The story of one of our most intricate pieces – the APPLIED ART FORMS Silk Anorak


The CM1-4 is inspired by a unique vintage piece from the Applied Art Forms archive: a pair of US army liner pants, dated May 8, 1952. Part of a liner suit that was worn underneath a pilot’s flight overall, they are made of silk and lined with a wool terry cloth. Given the date in the garment’s care instructions, the pants are likely made of repurposed WWII silk parachutes.

At the start of World War II, most parachutes were made of Japanese silk. But as the supplies of this Axis country were cut off during the war, U.S. and British manufacturers were forced to introduce substitutes. The DuPont company – which had introduced nylon just prior to the war – stepped in and helped devise a parachute made of this strong and lightweight material. The chemical corporation worked with the Pioneer Parachute Company and the Cheney Brothers Company, a silkmaker in Manchester, to build a better parachute. The first ever nylon parachute was tested by pilot and parachutist Adeline Gray in 1942. By the second half of World War II, most British and American parachutes were made of nylon.

The silk parachutes were now a valuable source of cloth and were quickly recycled into clothes and underwear. Layering silk and wool underwear had already proven to be an effective combination to keep fighter pilots warm during World War I. The airtight silk of the abandoned parachutes was an advantageous material for new pilot liner suits. The pair of vintage pants in our archive is lined with a 60% wool and 40% cotton pile, which would have kept the pilot warm without overheating.



The shape of the CM1-4 Silk Anorak is based on a vintage U.S. Navy anorak parka: designed to be thrown on over all other uniforms and gear in stormy weather, this oversized anorak has a large hood, drawstring hem and a deep kangaroo pocket. Modifying this design by adding a zipper on the front, the anorak parka provided the perfect shape to combine with the unique look and feel of the silk liner pants.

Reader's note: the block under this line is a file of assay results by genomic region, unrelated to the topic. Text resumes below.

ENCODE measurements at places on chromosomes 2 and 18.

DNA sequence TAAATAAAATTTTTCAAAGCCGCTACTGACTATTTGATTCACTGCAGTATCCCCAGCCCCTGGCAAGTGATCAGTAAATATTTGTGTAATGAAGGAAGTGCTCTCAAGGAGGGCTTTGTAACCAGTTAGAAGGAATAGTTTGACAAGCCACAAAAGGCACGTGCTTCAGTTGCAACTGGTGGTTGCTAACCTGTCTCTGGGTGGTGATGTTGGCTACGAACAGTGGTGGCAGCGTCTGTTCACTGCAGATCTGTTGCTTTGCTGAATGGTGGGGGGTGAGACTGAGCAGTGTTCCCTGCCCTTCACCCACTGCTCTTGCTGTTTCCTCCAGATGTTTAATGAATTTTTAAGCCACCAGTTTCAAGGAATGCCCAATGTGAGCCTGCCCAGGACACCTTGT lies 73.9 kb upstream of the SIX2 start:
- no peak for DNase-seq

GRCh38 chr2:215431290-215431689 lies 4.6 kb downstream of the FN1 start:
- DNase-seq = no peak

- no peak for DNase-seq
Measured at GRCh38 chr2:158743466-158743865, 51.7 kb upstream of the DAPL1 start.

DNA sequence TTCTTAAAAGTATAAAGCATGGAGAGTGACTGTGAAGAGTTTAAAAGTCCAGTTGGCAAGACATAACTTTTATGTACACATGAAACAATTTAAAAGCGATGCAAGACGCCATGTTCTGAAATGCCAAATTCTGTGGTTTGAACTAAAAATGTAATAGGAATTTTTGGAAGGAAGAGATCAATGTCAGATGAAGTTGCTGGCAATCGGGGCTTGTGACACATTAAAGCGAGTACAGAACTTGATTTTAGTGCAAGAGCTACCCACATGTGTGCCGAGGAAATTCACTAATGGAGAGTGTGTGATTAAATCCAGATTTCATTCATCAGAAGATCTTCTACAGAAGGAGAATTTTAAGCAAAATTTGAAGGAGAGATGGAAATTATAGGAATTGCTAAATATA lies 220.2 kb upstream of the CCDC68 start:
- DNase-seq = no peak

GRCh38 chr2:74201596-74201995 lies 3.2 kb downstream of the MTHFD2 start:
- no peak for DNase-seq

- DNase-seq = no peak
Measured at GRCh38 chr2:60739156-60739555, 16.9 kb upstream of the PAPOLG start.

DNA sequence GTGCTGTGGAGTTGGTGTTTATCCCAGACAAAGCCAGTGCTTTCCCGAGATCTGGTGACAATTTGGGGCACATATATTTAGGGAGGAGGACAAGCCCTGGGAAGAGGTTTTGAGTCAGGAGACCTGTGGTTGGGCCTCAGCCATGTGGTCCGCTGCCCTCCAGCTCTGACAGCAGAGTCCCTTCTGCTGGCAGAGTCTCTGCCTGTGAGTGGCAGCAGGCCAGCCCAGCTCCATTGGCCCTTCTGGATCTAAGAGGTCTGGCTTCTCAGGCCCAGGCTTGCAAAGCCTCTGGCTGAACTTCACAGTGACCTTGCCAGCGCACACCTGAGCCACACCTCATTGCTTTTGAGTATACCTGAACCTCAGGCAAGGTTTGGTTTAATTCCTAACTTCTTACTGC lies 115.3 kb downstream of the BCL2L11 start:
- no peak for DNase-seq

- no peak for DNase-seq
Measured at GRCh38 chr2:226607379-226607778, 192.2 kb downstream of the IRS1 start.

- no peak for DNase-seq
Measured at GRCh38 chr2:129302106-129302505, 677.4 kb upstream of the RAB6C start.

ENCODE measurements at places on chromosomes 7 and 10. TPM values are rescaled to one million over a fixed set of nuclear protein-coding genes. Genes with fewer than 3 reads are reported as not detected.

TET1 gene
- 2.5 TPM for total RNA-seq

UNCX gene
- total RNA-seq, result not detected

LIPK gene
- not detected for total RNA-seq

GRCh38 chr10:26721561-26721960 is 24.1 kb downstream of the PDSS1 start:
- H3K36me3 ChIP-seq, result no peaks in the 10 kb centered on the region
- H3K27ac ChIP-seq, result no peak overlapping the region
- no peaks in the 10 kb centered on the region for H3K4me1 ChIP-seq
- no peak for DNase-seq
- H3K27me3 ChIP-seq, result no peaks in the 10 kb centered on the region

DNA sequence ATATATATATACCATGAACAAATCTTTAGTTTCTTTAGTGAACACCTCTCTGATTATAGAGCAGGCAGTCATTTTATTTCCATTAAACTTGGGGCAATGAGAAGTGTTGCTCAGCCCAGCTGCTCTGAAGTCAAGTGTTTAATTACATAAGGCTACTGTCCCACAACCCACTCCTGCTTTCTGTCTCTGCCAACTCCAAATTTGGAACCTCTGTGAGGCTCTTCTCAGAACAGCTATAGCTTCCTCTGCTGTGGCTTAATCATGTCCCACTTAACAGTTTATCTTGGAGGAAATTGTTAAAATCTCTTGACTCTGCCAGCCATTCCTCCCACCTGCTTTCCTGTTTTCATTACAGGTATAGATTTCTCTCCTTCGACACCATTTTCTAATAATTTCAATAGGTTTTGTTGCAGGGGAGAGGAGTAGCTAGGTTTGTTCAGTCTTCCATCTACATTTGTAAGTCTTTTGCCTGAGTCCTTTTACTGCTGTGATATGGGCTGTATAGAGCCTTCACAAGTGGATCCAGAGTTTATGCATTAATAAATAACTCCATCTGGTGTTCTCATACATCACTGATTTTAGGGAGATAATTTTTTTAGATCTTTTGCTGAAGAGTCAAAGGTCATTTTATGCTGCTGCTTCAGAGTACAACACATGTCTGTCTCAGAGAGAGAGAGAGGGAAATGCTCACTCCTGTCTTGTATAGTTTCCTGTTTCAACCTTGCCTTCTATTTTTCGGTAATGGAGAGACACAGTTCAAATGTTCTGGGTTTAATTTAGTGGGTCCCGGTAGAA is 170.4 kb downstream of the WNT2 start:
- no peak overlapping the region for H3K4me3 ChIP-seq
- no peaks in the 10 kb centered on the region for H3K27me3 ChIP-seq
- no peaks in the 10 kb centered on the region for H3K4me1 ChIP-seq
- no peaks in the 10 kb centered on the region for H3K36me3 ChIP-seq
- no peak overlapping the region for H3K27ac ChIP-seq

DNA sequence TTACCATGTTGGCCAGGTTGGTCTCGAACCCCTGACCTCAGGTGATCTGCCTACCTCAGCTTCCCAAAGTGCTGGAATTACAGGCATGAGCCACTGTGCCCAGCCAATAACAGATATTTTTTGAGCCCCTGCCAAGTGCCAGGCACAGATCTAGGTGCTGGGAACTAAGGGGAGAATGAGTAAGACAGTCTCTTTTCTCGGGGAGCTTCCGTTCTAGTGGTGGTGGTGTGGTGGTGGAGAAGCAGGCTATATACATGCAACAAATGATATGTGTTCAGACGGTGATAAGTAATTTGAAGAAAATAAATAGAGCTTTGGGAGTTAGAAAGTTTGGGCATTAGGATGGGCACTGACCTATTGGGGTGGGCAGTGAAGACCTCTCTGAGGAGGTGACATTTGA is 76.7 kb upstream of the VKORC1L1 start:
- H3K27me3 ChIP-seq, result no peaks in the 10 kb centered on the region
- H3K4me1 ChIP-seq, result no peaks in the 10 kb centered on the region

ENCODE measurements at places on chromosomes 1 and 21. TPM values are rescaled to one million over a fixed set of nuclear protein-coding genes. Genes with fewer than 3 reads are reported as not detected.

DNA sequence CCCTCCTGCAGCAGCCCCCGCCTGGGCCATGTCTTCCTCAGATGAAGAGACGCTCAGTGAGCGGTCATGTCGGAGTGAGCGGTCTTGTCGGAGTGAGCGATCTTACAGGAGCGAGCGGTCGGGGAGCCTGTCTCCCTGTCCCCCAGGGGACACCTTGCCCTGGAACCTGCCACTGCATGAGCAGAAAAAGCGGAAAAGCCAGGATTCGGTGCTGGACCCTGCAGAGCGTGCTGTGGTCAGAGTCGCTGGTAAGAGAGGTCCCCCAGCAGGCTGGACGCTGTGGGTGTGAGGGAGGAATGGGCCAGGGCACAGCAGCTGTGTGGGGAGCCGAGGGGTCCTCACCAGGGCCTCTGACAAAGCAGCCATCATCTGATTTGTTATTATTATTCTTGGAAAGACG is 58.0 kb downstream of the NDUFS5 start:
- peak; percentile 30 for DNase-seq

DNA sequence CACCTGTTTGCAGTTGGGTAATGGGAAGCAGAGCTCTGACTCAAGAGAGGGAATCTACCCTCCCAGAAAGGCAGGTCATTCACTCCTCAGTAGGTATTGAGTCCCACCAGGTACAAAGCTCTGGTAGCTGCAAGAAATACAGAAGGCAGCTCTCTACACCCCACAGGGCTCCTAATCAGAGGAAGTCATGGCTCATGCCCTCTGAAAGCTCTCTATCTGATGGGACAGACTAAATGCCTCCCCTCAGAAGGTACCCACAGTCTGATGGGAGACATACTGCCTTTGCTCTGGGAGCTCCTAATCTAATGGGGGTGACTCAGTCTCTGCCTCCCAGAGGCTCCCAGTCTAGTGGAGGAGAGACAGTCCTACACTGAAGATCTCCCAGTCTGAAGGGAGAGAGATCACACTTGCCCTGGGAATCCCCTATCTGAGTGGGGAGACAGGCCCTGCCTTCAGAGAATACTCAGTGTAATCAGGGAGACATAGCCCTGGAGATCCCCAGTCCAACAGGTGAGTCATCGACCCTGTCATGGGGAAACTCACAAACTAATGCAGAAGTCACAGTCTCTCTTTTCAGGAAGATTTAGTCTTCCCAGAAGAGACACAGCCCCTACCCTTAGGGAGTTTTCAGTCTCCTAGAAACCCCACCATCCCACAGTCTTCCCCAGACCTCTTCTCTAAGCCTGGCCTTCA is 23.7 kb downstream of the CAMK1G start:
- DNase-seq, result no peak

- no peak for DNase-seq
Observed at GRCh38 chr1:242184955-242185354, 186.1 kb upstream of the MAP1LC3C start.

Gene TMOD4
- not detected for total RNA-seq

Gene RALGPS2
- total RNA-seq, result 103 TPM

What had developed out of function and time in the vintage liner pants – the cotton binding around the edges, the rough, overlocked seams to bind the silk and pile together and the draping of the silk around the lining as the wool had shrunken more over time – required a complex process of tailoring and washing to recreate. After months of testing with different patterns, washing methods and treatments, we were finally able to reach the desired effect and launched the unique CM1-4 Silk Anorak. The coat is available in a faded military green colour with ecru lining – inspired by the silk liner pants – as well as in a fully black version.



The 100% silk outer shell of the CM1-4 is a habotai weave, sandwashed for a soft, matte feel and produced in Manchester, England. The pile lining was made in Japan and is a blend of wool (65%) and cotton (35%). The extremely lightweight silk shell combined with the heavier towelling texture on the inside gives this oversized coat a uniquely comfortable feel. All-natural materials naturally regulate temperature to keep you warm without overheating – making the CM1-4 Silk Anorak a suitable outerwear piece to wear throughout the year.